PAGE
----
Mario Kart is smart for defaulting to the more socialist item distribution. Imagine how much appeal and accessibility that series would lose if it defaulted to green shells and banana peels only, or even no items. Would anybody want that? It would be a travesty!!
Posted: 12/30/18, 04:21:49  - Edited by 
 on: 12/30/18, 05:23:19
One easy trick I've learned from playing Smash with my cousins these past few days: just switch it to Timed mode. Then everyone gets to play the whole time, and you still get to have fun seeing how high of a score you can get. I like JKR's method too, sometimes you've gotta not go all-out against the person you're playing with. That doesn't have to not be fun either, it gives you a chance to experiment with wonkier playstyles that you're not good at!

Whether or not you use a handicap and what type of handicap you use is all apart of being playful. Sometimes a dad wrestling with his kid is gonna let the kid "beat him," sometimes the dad will just lift the kid up to show off the immense power difference and make him laugh, sometimes you devolve into tickling, whatever. Play it by ear!

Jordan Peterson says that big rats have to let small rats win at least a third of the time or the small rats will get discouraged and stop playing altogether; so it is with humans. That's why multiplayer games are interesting, they're so meta!
Posted: 12/30/18, 04:37:07
Oh, and when I play half-court basketball with my nephews, I draw an arc (with varying radius, depending on the age of the nephew) around the hoop. I am neither allowed to shoot from inside the semi-circle nor to actively defend outside of it.

But I can still leap into the circle for a long scoop or leap out to pack them! It's fun.

But what if you're playing against adult friends?

Also, did your cousins not care that they never won?

Are you opposed to the idea of using the in-game handicap?
Posted: 12/30/18, 05:35:14  - Edited by 
 on: 12/30/18, 19:28:48
I guess it depends on who you play with and what they want. Personally I'd rather lose a lot than use handicaps, because at least in the first scenario I might win SOMETIMES, while in the latter a win holds no meaning for me.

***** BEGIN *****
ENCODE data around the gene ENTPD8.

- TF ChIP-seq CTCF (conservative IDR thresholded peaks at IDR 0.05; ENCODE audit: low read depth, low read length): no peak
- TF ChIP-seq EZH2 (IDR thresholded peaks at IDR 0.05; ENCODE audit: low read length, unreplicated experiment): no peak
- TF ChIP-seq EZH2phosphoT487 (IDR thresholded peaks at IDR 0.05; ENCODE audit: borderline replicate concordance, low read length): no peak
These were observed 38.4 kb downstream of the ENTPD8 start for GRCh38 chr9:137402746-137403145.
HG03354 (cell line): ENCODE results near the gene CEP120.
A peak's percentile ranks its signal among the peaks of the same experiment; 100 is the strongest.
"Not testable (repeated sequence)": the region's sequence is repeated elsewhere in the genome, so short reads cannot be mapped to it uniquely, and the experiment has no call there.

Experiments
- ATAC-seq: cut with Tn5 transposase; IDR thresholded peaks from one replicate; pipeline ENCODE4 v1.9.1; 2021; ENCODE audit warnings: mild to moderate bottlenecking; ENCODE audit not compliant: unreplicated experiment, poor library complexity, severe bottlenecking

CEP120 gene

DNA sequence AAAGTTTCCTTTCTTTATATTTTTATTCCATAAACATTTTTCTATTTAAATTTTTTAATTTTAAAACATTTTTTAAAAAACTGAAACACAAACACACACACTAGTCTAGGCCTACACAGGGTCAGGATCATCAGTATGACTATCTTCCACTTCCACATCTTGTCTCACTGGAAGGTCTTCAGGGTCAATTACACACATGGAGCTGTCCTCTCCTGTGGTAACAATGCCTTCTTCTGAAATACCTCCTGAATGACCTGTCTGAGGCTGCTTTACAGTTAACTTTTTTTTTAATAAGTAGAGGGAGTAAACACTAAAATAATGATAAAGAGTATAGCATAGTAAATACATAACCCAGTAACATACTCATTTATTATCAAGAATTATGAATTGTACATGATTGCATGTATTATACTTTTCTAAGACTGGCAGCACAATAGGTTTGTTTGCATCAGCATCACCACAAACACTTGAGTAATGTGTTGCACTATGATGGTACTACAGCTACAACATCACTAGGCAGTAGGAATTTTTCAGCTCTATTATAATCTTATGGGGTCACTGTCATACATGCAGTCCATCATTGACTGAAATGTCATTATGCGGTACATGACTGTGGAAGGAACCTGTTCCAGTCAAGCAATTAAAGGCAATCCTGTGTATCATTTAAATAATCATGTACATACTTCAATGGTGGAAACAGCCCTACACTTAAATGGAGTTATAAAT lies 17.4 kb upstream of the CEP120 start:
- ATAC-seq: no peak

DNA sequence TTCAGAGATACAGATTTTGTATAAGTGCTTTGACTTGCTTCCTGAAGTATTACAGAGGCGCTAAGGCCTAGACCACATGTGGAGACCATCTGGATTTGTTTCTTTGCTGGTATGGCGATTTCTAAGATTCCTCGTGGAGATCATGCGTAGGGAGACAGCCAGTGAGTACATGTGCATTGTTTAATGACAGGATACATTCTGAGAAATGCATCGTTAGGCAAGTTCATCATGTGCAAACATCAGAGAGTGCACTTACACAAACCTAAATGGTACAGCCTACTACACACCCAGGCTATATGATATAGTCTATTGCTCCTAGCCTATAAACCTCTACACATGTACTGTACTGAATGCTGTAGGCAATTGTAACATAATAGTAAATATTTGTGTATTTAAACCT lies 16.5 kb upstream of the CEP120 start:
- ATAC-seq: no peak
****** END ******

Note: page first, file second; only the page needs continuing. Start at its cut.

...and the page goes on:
I don't mind stuff that helps balance things out a bit though. One reason I couldn't get into the super realistic NASCAR game Rob made us all try out is once you are a little bit behind you're just done. There is no real way to catch up. Mario Kart will cheese it a bit for people in the back with items to at least give you a shot.

I guess for me that is where the tension comes from. Do I at least feel like I have a shot at a win? Even if I am a little bit behind?
Posted: 12/30/18, 17:45:54  - Edited by 
 on: 12/30/18, 17:50:39
Another reason why racing sims suck! (Reason the first: braking.) Most arcade racing games have a catch-up function that boosts the speed of trailing players. Blur actually has a fantastic suite of handicapping options. You can even pick different classes of car and adjust the level of catch up. Great game. It's basically Mario Kart with real cars. Whither, arcade racing??

Anyway, your second paragraph kind of contradicts your first. In fact, I started thinking more about this topic after your Smash party!

With certain handicapping systems, I can see what you're saying, but Smash's Auto Handicap function is brilliant! If you get skunked, it will make you stronger, and, as you improve, it will regulate you back down. After a couple of matches, it should settle at an even matchup (assuming the players can generally avoid Self-Destructs).

People complain about coins in MK8, but you wouldn't want to play a Mario Kart where the first place player had an equal chance of getting Invincibility Stars and Bullet Bills, right?
Posted: 12/30/18, 19:26:50
Anand said:

I dunno. Anecdotally, very few people use Auto Handicapping in Smash, but I honestly can't understand why one would ever want to have it disabled. It continually regulates your gaming session to give everybody an equal chance. No one can get complacent and bored, and everyone has the chance to be a hero. But, yeah, it isn't the default setting and people seldom enable it.

Well without getting metaphysical and diving into some weird hardcore philosophy, to me auto-handicap makes it so you're never playing "Real" Smash Brothers. By that I mean I wouldn't know if I was winning because I was improving or if I was winning because it just so happened that the game let me win, in a sense. It's actually one of the things I DON'T like about the Spirits in Ultimate (which overall I love, just this one thing). If I can't beat whatever level without a "better" spirit (be it ability or just power level) I feel like I didn't actually win. Sure I can Giant+Metal cheap my way to victory or whatever, but that doesn't feel like I'm really playing. Plus I wouldn't know if I could hold my own against someone if the handicaps were totally off or not. I wouldn't have a good judgment of Reality because there would be stuff in the background basically altering reality.